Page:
According to one of her colleagues at the University of South Florida where Christina is director of advanced practice providers, her professionalism quickly garnered her the respect of her physician partners as a fully engaged colleague and peer. Christina was able to break down boundaries, demonstrating to her physician partners the value an expansion of the traditional nurse practitioner’s scope of practice brought to their practice.
Christina successfully facilitated the merger of USF Cardiology with a large, private cardiology practice by creating standardized note templates and treatment protocols for common cardiology consults, restructured the practice’s answering service to increase patient access, and optimized provider efficiency and charge collections by transitioning the entire department from paper to electronic billing.
Her DNP project from VUSN helped to significantly reduce the 30-day readmission rate for atrial fibrillation and Christina became the first published nurse practitioner in the USF Department of Cardiology with her related publication in Heart & Lung.
An independent study led Christina to propose a formal leadership structure for APPs to the highest level of USF Health’s administration. She now regularly participates in clinical integration and operations initiatives in collaboration with the highest level of USF Health administration.
The Friend of Nursing Award: Chad Gentry
Chad is an associate professor at the Lipscomb University College of Pharmacy. He is known as an advocate of collaborative care in both the clinical and academic setting, and has been influential in shaping the interprofessional practice environment in Davidson County and throughout Tennessee.
Chad partnered with the School of Nursing during the creation of the Clinic at Mercury Courts. He has worked closely with VUSN to integrate pharmacy into clinical care while respecting the desire to maintain the clinic’s nurse-led philosophy. Along the way, he has become an outspoken advocate for nursing and its unique perspective on health care.
Chad is on the faculty of the Vanderbilt Program for Interprofessional Learning and the Meharry-Vanderbilt Interprofessional Student Collaborative. He is in high demand as a contributor because of his passion and commitment for collaborative practice, and his belief that the key to health care reform is through educating the next generation of providers in the skills needed to breakdown practice silos and work together as equal members of the health care team.
One of Chad’s nominators said this about him: “His work is not only shaping clinical pharmacy today but is also the model for the interprofessional provider of the future. Most importantly, his respect, commitment and loyalty to our profession make him a true friend of nursing.”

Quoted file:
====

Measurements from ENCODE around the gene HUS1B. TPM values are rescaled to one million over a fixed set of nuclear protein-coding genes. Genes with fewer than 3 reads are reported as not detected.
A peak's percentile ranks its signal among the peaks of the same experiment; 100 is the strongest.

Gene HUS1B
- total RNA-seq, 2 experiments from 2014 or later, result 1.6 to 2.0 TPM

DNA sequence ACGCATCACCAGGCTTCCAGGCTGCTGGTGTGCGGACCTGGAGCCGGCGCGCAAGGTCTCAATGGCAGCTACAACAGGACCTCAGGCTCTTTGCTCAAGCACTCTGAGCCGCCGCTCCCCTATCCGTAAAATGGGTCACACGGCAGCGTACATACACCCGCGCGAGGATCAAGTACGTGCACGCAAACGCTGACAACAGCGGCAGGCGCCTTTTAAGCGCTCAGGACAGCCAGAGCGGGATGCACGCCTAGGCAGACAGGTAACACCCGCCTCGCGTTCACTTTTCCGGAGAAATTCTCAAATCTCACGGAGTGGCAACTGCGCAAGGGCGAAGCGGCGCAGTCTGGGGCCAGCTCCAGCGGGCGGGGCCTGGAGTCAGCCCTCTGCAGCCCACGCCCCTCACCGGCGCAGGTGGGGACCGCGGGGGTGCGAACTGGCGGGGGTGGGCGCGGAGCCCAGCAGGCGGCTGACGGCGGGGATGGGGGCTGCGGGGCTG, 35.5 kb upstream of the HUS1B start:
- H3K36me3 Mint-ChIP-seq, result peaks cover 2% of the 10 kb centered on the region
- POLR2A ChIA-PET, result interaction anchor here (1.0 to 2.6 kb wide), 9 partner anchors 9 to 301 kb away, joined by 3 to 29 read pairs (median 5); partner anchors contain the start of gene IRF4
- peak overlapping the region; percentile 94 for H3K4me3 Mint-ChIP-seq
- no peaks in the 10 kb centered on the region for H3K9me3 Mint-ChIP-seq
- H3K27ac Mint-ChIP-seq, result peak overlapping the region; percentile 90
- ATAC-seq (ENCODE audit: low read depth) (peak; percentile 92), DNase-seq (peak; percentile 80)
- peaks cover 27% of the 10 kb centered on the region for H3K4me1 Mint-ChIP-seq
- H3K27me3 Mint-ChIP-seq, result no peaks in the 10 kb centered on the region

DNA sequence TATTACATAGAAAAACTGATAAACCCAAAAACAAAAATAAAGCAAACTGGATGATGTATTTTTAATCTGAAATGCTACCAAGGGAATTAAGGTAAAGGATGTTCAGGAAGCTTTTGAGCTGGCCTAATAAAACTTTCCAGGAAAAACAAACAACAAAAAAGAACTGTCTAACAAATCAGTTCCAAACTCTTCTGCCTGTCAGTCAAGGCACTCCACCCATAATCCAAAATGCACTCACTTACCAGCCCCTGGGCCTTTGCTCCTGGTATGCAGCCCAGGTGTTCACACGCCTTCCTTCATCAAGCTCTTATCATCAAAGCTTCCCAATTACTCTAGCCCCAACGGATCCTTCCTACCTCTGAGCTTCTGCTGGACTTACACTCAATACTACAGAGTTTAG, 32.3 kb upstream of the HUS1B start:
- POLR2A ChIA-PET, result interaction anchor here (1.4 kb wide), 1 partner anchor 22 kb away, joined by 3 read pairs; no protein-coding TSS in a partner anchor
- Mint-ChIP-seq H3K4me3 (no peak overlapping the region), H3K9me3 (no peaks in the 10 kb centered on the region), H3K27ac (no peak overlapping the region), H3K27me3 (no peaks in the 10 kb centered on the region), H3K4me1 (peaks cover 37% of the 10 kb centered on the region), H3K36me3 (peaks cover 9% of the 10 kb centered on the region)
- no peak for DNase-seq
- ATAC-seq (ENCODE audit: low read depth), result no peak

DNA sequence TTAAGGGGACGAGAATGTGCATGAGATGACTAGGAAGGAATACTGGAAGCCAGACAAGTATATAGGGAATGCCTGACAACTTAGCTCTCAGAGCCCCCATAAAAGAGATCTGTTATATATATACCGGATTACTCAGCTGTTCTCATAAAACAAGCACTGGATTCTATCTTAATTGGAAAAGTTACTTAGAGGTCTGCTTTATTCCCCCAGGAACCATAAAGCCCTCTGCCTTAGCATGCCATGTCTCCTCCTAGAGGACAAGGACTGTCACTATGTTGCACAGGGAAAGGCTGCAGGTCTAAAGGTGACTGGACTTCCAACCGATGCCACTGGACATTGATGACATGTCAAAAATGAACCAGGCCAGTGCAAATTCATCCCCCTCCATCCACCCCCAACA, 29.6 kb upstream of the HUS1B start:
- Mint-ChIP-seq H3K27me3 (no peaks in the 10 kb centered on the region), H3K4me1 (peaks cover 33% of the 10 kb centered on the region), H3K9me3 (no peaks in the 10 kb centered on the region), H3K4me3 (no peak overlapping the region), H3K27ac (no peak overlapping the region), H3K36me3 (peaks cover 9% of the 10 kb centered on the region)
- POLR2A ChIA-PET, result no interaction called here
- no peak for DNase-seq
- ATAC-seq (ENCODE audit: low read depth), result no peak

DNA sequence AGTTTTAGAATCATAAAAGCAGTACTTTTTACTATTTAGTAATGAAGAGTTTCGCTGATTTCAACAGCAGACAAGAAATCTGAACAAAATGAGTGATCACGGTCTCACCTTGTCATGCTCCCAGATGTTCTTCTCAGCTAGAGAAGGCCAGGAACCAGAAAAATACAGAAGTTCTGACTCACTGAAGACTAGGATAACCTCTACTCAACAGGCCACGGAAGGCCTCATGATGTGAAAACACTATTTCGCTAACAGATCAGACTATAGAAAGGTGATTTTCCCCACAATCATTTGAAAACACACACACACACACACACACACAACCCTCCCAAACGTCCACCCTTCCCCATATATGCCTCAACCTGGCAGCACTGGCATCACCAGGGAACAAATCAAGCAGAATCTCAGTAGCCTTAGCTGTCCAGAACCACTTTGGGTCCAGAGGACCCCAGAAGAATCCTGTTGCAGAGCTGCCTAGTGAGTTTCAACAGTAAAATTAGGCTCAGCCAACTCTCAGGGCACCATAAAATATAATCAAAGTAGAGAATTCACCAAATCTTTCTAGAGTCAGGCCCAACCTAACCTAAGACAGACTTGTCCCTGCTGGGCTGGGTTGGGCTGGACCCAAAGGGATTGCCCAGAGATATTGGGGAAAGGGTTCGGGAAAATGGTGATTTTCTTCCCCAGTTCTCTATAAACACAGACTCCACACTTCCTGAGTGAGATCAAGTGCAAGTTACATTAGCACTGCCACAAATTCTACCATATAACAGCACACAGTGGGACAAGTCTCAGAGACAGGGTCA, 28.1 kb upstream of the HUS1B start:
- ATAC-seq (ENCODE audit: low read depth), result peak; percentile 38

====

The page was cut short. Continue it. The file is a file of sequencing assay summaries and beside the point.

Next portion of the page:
Honorary Alumna: Mavis Schorn
Mavis is the senior associate dean for academics at VUSN as well as a professor and a nurse-midwife in the School’s faculty practice. Since she arrived at our doorstep in 2002, she has been a tireless advocate for Vanderbilt nursing students and the role of nursing within the health care arena.
As a clinician, faculty member and researcher rolled into one, Mavis has been an asset to VUSN, first as associate professor and then, in 2006, as director of our nurse-midwifery specialty. Her visionary leadership and management skills elevated our nurse-midwifery program to Number 3 in the nation as ranked by U.S. News & World Report.
Mavis was promoted to senior associate dean in 2013 and continues to practice as a nurse-midwife in Nashville. She is an advocate for interprofessional education. She is also the principal investigator on a $1.43 million HRSA grant to develop and implement a Sexual Assault Nurse Examiner program for emergency NP students, thereby increasing the number of SANE-trained and certified APRNs in emergency departments in rural or underserved communities in the U.S.
Mavis is widely published, is a fellow in the America College of Nurse-Midwives, and has received many awards, such as the VUMC Credo Award. Her academic degrees are from UT Austin, Texas Women’s University and University of Kentucky.
The Lulu Wolf Hassenplug Alumni Award for Distinguished Career in Nursing: Cathy Madigan, BSN’77
Cathy is the chief nurse executive for the University of North Carolina Health Care System and associate dean for practice at the UNC Chapel Hill School of Nursing. She joined UNC Hospitals in 2003 as director of cardiac services and, in 2013, was promoted to vice president of nursing and associate CNO. She took on the responsibility of supervising all of the system’s nursing enterprises as well as quality and patient satisfaction initiatives for UNC Hospitals. That was no small feat.
Prior to coming to UNC, Cathy served as director of the children’s cardiac program at the Denver Children’s Hospital and then at the Children’s Hospital of Philadelphia. She has authored and co-authored numerous articles in nursing and medical peer-reviewed journals and served as principal and co-investigator for clinical research. In 2007, Cathy was recognized as one of the Great 100 Nurses of North Carolina.
Her nominator said that Cathy “has always brought enthusiasm, intelligence and dedication to everything she does in her personal and professional life. She embodies what VUSN teaches and the expectations VUSN instills in students/alumni while being an engaging and effective leader, parent and nurse.”